The Clean Elections Commission has just presided over and funded the dirtiest political season in recent memory, and now the lawsuits are flying.
The ironies don't stop there. Matt Salmon, the only candidate for governor who refused to use taxpayers' money to fund his campaign, has been slapped by the commission with a $10,000 fine — but only after a round of dirty politics within the commission itself that left a deputy director out on the street.
To his credit, Salmon is standing up to the commission. After losing by a narrow margin to Janet Napolitano, Salmon probably would just as soon get on with his life: Pay the $10,000 and be on his way.
Instead, Salmon has filed a $3.2 million civil rights lawsuit against the commission — and we hope he wins. Given its thicket of political regulations and all the back-stabbing that led up to the commission's attempt to punish Salmon, his odds look better than even to win.
His first defense witness likely will be former Clean Elections deputy director Matt Schaffer, who had looked into a complaint by the state elections director regarding Salmon's accounting methods during the campaign. Salmon had been reporting expenses as bills were paid, rather than when services or products were ordered. That resulted in some minor delays in commission payments to Salmon's competitors, Schaffer determined, but he signed off on Salmon's “cash” accounting method, and so did the commission.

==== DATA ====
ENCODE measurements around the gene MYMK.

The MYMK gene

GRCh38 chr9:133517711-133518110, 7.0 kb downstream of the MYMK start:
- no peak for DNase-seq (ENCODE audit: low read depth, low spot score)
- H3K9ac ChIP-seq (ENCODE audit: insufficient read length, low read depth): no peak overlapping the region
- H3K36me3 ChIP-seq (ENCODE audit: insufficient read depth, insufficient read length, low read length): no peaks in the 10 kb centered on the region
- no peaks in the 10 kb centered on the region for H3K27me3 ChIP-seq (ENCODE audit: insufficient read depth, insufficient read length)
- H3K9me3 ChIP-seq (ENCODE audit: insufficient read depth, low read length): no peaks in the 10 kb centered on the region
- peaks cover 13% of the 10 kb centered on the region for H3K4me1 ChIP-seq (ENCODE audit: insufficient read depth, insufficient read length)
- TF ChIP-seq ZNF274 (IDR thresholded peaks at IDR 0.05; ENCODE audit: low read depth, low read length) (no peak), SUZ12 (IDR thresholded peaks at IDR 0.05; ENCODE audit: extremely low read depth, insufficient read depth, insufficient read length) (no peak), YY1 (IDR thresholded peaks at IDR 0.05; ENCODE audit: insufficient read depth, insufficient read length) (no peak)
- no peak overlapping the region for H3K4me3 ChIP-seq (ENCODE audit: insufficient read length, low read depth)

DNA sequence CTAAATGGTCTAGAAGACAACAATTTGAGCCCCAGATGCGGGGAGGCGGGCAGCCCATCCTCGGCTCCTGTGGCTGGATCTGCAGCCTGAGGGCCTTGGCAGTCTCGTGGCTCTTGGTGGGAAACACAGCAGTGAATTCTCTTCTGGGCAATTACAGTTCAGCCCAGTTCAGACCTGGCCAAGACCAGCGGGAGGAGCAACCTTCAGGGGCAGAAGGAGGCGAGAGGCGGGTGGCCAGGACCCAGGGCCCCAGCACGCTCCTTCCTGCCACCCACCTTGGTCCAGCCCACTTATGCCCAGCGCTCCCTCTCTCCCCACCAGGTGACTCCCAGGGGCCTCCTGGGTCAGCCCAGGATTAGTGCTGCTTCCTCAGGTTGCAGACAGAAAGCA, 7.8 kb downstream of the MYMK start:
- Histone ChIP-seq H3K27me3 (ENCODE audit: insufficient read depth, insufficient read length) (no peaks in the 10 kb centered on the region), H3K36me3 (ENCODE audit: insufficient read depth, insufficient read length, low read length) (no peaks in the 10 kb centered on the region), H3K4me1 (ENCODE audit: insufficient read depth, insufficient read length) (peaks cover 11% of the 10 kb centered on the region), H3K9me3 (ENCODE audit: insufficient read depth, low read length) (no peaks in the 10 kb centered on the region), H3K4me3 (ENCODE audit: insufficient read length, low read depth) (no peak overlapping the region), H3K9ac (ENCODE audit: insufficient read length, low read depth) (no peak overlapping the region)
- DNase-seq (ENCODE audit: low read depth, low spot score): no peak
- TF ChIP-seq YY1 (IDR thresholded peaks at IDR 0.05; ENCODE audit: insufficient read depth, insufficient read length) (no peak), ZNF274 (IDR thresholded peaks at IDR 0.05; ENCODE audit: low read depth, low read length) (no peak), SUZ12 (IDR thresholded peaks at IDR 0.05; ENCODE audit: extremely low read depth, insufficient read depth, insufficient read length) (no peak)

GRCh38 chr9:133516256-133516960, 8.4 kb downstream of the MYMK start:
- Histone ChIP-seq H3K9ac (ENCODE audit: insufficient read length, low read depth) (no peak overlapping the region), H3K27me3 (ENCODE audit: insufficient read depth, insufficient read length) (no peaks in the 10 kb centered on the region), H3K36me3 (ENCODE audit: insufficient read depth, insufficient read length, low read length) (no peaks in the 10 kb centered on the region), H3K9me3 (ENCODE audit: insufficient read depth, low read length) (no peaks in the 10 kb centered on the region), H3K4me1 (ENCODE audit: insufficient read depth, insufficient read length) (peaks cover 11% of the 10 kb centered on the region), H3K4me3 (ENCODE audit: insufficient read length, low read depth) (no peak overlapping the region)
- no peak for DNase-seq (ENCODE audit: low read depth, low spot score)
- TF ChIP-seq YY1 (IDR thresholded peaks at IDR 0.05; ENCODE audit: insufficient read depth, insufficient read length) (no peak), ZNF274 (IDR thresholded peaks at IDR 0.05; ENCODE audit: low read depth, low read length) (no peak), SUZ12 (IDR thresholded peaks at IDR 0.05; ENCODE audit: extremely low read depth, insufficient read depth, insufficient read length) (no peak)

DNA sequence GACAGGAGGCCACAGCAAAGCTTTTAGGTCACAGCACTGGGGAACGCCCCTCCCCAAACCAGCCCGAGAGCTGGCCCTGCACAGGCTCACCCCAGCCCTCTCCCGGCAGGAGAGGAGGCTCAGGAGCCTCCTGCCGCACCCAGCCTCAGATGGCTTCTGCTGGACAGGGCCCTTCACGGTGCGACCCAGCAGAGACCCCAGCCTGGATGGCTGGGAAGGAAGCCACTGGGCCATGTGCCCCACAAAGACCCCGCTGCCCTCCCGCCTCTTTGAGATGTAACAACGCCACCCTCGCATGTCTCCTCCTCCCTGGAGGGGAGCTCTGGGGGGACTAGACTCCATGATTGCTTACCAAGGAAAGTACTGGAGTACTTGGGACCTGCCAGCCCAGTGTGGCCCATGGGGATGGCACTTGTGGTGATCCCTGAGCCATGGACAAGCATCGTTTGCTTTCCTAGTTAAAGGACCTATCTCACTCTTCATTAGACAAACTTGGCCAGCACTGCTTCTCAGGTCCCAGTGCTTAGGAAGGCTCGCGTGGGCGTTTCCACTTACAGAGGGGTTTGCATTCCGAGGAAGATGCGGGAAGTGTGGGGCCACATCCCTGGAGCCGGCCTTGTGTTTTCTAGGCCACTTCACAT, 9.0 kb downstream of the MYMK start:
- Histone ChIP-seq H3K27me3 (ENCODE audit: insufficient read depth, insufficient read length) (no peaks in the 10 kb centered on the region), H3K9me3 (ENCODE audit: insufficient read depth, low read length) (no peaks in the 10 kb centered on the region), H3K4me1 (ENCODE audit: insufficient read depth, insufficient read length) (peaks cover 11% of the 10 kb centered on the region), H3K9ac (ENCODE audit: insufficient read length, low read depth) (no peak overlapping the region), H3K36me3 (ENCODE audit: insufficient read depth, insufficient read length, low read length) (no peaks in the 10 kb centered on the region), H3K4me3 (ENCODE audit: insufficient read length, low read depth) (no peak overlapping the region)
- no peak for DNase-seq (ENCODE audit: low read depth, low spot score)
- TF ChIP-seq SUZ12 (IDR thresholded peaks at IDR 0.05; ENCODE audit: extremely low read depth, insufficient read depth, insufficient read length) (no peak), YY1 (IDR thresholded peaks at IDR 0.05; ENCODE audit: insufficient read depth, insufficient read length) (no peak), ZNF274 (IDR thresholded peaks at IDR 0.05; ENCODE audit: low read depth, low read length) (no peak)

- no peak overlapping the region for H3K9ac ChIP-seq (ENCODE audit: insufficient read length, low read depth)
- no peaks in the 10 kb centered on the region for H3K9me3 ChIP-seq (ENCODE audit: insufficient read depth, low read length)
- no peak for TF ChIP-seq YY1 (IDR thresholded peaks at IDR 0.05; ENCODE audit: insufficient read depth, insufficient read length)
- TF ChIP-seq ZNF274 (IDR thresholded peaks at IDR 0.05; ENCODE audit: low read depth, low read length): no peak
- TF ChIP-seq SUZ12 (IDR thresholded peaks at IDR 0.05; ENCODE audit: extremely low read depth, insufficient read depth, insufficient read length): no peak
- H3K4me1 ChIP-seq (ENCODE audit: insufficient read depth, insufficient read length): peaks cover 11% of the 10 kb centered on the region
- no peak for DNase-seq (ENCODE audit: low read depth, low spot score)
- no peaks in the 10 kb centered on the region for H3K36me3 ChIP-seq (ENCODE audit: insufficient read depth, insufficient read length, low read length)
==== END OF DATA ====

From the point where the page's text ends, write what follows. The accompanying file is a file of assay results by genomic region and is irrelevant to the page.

The elections director, Jessica Funkhouser, wasn't satisfied, claiming Salmon's accounting violated state law. Oh, did we mention that Funkhouser was working at the time for Secretary of State Betsey Bayless, who was running against Salmon in the GOP primary?
Anyway, the commission's executive director, Colleen Connor, subsequently reversed Schaffer's decision on Salmon's accounting and then sacked Schaffer. The Arizona Capitol Times reported last week that Schaffer is considering filing a “whistleblower” lawsuit against the commission.
Now, given all this and other behind-the-scenes maneuvering that Salmon surely will uncover, jurors might not be too keen on further persecuting a candidate who raised his campaign money from private sources instead of waiting for the state to write him checks.
Meanwhile, there is a worthy effort afoot to put an initiative on the 2004 ballot to abolish the Clean Elections Commission. We'd like nothing better.
Our only regret would be that we'd miss all the fascinating stories about the dirty politics generated by the “Clean Elections” system.